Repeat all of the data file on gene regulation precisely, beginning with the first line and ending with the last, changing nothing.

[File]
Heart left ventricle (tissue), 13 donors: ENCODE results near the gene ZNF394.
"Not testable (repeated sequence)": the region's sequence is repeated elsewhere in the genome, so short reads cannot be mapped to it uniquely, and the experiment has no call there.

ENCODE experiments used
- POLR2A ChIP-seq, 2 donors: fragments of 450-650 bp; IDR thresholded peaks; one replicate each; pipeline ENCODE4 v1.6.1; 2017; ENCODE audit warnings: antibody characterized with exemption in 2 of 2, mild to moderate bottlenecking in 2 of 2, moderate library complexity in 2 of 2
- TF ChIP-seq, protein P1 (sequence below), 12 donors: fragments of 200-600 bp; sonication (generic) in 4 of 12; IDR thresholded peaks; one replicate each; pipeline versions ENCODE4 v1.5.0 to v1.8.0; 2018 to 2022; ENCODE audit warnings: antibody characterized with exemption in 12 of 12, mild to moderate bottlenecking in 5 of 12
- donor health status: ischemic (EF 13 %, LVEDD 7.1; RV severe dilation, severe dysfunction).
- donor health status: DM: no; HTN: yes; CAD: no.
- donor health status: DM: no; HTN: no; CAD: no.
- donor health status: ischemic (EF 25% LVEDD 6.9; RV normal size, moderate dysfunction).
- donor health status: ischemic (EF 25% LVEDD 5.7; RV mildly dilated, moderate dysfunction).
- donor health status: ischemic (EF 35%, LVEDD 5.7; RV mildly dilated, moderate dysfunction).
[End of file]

Heart left ventricle (tissue), 13 donors: ENCODE results near the gene ZNF394.
"Not testable (repeated sequence)": the region's sequence is repeated elsewhere in the genome, so short reads cannot be mapped to it uniquely, and the experiment has no call there.

ENCODE experiments used
- POLR2A ChIP-seq, 2 donors: fragments of 450-650 bp; IDR thresholded peaks; one replicate each; pipeline ENCODE4 v1.6.1; 2017; ENCODE audit warnings: antibody characterized with exemption in 2 of 2, mild to moderate bottlenecking in 2 of 2, moderate library complexity in 2 of 2
- TF ChIP-seq, protein P1 (sequence below), 12 donors: fragments of 200-600 bp; sonication (generic) in 4 of 12; IDR thresholded peaks; one replicate each; pipeline versions ENCODE4 v1.5.0 to v1.8.0; 2018 to 2022; ENCODE audit warnings: antibody characterized with exemption in 12 of 12, mild to moderate bottlenecking in 5 of 12
- donor health status: ischemic (EF 13 %, LVEDD 7.1; RV severe dilation, severe dysfunction).
- donor health status: DM: no; HTN: yes; CAD: no.
- donor health status: DM: no; HTN: no; CAD: no.
- donor health status: ischemic (EF 25% LVEDD 6.9; RV normal size, moderate dysfunction).
- donor health status: ischemic (EF 25% LVEDD 5.7; RV mildly dilated, moderate dysfunction).
- donor health status: ischemic (EF 35%, LVEDD 5.7; RV mildly dilated, moderate dysfunction).